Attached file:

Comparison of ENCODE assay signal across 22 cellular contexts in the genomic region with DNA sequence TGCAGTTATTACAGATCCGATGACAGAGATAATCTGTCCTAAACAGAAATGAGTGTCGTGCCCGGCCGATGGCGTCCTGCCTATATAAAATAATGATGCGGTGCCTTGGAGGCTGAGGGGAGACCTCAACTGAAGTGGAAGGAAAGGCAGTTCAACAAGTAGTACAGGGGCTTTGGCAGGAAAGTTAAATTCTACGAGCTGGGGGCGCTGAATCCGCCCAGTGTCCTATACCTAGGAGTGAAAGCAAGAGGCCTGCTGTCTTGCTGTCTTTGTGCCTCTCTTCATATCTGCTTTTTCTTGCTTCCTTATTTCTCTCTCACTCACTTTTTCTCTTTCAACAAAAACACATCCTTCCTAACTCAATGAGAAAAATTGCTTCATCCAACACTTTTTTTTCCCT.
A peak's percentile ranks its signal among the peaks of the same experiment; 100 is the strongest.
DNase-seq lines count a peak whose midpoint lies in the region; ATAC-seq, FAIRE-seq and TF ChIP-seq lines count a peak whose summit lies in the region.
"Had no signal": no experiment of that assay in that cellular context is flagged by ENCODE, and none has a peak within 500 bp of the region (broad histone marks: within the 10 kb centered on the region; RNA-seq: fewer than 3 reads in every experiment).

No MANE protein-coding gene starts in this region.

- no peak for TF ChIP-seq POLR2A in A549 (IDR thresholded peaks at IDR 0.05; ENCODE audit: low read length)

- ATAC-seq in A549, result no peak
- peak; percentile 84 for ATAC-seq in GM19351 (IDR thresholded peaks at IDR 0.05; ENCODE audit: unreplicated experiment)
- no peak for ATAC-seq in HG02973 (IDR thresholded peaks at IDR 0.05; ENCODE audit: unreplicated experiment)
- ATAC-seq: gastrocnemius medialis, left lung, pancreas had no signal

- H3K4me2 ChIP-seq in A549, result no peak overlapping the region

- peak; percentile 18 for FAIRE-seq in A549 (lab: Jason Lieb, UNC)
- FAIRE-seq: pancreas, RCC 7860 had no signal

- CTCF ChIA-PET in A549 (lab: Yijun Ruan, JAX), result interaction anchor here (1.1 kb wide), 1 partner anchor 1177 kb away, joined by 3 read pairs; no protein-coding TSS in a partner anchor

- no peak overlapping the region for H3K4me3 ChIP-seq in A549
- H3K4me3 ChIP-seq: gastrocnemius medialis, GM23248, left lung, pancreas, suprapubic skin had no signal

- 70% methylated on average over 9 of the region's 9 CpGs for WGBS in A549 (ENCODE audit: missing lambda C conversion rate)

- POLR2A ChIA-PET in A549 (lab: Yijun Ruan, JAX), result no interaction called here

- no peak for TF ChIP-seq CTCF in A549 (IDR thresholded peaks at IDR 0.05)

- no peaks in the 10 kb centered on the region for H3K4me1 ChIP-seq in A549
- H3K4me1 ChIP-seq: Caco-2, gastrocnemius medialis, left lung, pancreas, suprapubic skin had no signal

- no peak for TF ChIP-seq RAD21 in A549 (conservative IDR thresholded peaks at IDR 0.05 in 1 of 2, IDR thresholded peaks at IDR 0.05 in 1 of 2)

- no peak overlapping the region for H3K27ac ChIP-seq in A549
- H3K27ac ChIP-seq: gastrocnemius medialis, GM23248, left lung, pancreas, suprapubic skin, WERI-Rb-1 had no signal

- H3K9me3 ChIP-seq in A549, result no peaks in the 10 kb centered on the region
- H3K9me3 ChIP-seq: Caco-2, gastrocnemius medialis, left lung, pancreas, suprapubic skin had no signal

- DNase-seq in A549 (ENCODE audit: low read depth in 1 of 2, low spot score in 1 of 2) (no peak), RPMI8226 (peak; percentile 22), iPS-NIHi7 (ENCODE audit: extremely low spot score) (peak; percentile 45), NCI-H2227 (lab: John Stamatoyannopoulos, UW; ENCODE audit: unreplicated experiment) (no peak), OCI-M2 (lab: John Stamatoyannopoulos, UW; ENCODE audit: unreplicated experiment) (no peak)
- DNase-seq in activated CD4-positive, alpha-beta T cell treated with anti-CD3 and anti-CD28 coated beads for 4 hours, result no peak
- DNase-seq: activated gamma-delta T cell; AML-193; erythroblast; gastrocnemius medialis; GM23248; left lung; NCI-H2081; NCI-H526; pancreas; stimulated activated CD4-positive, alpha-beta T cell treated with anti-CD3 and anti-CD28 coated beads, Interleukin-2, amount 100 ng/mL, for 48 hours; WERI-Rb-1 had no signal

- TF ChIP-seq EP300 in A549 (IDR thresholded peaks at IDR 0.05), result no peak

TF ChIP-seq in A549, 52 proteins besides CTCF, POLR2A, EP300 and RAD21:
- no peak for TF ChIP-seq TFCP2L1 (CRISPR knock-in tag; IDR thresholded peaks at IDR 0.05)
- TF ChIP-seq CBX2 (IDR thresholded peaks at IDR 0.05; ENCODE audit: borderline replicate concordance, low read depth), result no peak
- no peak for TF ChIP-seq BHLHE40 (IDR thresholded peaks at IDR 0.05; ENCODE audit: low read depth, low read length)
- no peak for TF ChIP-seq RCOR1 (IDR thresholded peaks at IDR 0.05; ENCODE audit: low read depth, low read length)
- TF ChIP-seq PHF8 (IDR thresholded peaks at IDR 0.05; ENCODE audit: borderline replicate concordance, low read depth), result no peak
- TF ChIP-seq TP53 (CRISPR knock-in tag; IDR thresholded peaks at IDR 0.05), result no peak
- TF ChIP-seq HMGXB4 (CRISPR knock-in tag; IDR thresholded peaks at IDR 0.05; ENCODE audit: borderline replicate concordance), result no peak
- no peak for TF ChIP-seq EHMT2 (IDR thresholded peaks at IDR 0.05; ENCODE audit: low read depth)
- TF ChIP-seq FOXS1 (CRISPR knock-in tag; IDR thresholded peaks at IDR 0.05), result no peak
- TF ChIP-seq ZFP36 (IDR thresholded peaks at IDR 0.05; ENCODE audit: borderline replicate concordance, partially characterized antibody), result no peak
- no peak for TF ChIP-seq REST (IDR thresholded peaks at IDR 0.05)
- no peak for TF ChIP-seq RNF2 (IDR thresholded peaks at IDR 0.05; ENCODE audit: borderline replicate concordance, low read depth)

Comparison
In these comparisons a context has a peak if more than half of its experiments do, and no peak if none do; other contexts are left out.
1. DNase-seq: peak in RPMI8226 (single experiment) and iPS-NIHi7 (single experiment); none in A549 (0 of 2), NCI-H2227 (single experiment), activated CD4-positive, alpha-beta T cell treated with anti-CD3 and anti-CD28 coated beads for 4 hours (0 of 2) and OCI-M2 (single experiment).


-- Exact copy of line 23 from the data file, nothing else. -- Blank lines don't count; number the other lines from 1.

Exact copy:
- no peak overlapping the region for H3K27ac ChIP-seq in A549